University of Maryland Students Reject BDS Following Five-Hour Passover Hearing
Student leaders at the University of Maryland, College Park, rejected a resolution supporting the boycott, divestment, and sanctions (BDS) campaign against Israel on Wednesday night, following a five-hour debate.
The Student Government Association (SGA) voted 25-9 with two abstentions against a resolution brought forward by Divest UMD, which called for the administration “to divest from companies engaged in human rights violations in Palestine.”
Some criticized the decision to submit the resolution shortly before the holiday of Passover, when many Jewish students would be either away from campus or busier than usual due to holiday celebrations.
“To schedule a vote attacking the Jewish state in the midst of this Jewish holiday reeks of antisemitism,” Jeffrey Herf, a history professor at UMD, wrote in an unpublished letter sent last week to the editor of the student-run Diamondback.
Deborah, a freshman member of Terps for Israel who asked to be identified only by her first name, said that while some students may have been preoccupied due to the holiday, most were back on campus and able to engage as the debate took place on chol hamoed — a time when most holiday restriction are lifted. She indicated that the date of the hearing did not make her feel limited in her participation, only that it was “more stressful time-wise.”
Divest UMD has rejected accusations that it had deliberately sought to hold a BDS debate near a Jewish holiday, and expressed willingness to push the hearing to a later date, if the SGA permitted. Yet in a Wednesday statement, SGA said delaying the vote would not be possible, as “today was the last day to hear resolutions for this legislative session.”
The debate over the resolution ultimately attracted around 400 students, 74 of whom testified against the bill, while 55 spoke in favor, an SGA representative told the Diamondback.
At the time of the hearing, the resolution was endorsed by a dozen campus groups led by Students for Justice in Palestine (SJP), which in 2017 introduced a divestment bill that failed to be debated by SGA. A petition circulated by Divest UM in support of the measure also gained more than 650 signatures, while one shared by the Terps United Against BDS coalition surpassed 1,080.
Addressing SGA members, one Jewish student said the resolution and the support it was given by an LGBT+ campus group had “already begun creating divides” among his community.
“This bill has created conflict in organizations I’m involved with and will continue to damage our campus climate,” he said.
Other students expressed concerns over the impact the measure could have on their communities, among them Tamara Soleymani — president of Kedma, which represents 500 Orthodox UMD students — who emphasized its capacity to alienate and marginalize her constituents.
“My uncle was 15 when he was tortured at the hands of the Iranian government simply for being Jewish,” she shared. “My dad was 16 when he fled from his home alone and penniless. Their cousins escaped in the middle of the night on the backs of donkeys.”
“Israel saved my family’s lives and the lives of many others,” Soleymani continued. “This bill perpetuates a singular and narrow minded narrative that demonizes Israel and places the blame of the conflict solely on Israel.”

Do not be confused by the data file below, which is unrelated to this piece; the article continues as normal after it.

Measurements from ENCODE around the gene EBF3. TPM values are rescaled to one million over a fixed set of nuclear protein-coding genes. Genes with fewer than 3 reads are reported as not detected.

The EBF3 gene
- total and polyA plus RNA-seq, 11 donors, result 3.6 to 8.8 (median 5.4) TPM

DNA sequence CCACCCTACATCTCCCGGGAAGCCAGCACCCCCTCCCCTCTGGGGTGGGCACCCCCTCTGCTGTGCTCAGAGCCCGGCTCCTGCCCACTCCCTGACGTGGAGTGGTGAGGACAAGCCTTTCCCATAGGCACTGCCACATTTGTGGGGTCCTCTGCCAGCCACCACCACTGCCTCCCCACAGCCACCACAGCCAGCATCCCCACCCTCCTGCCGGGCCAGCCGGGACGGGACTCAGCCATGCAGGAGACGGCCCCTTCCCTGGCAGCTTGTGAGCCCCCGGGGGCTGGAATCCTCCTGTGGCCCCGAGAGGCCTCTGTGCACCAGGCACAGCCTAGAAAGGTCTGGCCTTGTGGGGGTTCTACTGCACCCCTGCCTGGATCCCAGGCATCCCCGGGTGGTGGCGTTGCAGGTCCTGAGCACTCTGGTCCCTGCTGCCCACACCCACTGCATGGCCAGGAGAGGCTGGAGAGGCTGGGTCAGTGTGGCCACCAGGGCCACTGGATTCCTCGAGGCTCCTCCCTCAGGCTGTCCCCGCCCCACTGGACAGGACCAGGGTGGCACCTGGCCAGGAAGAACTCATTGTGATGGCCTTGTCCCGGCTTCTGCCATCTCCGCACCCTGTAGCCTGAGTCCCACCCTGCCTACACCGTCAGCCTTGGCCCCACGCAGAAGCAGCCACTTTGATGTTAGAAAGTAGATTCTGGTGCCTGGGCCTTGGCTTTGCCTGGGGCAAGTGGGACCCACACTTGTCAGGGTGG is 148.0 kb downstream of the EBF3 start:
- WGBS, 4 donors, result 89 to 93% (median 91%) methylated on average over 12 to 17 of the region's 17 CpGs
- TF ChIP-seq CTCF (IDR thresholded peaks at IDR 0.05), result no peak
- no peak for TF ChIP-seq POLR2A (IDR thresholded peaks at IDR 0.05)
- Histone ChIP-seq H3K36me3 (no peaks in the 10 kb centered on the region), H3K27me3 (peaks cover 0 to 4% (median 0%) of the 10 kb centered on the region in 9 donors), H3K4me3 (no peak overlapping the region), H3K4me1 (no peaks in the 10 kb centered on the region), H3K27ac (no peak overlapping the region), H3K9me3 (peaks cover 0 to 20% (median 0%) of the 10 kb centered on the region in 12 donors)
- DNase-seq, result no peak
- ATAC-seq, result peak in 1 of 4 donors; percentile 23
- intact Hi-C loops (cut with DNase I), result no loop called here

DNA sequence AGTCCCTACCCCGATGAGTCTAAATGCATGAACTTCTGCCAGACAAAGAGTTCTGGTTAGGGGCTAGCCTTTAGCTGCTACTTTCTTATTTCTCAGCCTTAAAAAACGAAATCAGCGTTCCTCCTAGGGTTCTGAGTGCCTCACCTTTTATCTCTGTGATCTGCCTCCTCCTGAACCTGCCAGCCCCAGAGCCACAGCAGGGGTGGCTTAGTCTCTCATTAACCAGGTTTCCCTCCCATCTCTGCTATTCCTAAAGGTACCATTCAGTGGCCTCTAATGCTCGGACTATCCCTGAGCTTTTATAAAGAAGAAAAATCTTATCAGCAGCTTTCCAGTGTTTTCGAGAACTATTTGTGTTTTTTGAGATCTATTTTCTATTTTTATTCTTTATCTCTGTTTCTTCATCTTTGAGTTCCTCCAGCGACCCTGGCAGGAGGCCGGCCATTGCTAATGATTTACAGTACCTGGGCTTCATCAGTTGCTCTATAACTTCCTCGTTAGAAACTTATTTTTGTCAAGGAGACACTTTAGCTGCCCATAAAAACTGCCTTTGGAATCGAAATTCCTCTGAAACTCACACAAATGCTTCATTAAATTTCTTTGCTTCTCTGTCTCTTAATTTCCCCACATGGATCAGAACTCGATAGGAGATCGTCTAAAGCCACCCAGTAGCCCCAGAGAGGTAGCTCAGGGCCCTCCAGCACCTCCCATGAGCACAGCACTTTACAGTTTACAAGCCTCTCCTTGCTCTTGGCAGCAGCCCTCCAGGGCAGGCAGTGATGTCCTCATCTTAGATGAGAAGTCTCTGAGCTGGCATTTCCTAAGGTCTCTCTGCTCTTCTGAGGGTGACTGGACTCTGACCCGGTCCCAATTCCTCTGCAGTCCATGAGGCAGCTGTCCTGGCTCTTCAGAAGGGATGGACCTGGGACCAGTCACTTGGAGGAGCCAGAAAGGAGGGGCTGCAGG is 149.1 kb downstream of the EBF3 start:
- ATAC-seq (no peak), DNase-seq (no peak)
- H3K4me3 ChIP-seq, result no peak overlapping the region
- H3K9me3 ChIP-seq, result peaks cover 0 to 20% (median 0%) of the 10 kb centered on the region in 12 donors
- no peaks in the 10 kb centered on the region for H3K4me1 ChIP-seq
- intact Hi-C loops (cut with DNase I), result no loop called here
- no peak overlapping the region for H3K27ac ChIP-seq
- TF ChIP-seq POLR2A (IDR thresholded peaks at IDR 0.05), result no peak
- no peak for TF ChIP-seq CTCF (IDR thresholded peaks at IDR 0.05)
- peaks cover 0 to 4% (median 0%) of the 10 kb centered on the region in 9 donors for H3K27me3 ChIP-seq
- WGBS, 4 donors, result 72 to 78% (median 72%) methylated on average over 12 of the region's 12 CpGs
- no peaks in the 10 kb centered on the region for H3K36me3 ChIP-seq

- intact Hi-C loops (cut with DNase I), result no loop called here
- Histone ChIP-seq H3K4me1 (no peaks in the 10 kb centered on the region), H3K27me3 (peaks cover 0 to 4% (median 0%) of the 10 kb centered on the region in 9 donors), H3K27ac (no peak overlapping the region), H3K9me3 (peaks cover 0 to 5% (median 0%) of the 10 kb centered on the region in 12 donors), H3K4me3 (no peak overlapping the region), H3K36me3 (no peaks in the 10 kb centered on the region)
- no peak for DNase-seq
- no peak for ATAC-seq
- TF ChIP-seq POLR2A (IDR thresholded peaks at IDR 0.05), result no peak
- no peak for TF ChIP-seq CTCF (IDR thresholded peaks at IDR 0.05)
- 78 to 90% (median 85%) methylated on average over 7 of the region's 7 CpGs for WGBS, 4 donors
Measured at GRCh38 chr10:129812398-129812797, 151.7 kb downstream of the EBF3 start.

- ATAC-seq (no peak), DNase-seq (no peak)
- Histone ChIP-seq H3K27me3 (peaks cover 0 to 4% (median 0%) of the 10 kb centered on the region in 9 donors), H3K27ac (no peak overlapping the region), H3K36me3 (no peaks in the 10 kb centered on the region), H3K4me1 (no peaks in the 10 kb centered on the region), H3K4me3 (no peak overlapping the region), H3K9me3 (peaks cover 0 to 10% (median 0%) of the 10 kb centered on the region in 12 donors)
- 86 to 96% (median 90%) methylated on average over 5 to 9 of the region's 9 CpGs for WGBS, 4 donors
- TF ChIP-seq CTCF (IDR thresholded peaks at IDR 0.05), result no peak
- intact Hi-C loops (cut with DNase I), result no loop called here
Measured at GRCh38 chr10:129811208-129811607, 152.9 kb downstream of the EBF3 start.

Supporters of the resolution, in turn, described it as an effort to address concerns over human rights violations affecting Palestinians.
Maya Ismael, a junior who said she faced discrimination and intimidation on campus due to her Palestinian identity, argued that her “family in Palestine is being systemically oppressed and cleansed from their ancestral homeland in the name of a settler-colonial state.”
“The state sponsored violence is aided by the companies … we’re discussing today,” she said.
“Twenty years from now, do you want to look back and regret not having been on the right side of history?” another student asked.
The bill also drew comment prior to the debate from federal lawmakers representing Maryland, among them Sen. Benjamin Cardin and seven of the state’s eight representatives, including House Majority Leader Steny Hoyer, Rep. Jamie Raskin, Rep. C.A. Dutch Ruppersberger, Rep. David Trone, Rep. John Sarbanes, Rep. Elijah Cummings, Rep. Andy Harris.
In a Tuesday letter to SGA president Jonathan Allen, the lawmakers noted that “BDS singles Israel out for economic boycott and quarantine in a selective way almost certain to deepen animosity both at home and abroad,” and called the resolution itself a “seriously imbalanced and one-sided” effort.
Objections were also raised by 10 former presidents of UMD’s Jewish Student Union.
“BDS stifles conversation among campus stakeholders and creates an environment that can lead to antisemitism at a time when attacks against Jewish Americans account for a majority of the religiously motivated hate crimes in our country,” they wrote in a joint letter.
“At schools across the country, from the University of California, Davis to the University of Illinois, Urbana-Champaign to Cornell University, SJP’s efforts to pass BDS have been immediately followed by targeted attacks against Jewish students at those universities,” they added.
In a statement on Thursday, Divest UMD said that while it was “disappointed at the outcome of the vote itself,” it was heartened by the progress made during the campaign.
“We are confident that we are getting closer and closer to passing divestment … in the coming semesters,” the group said. “In our minds we won. Because we gave a voice to not just the Palestinian people, but marginalized groups all over the world.”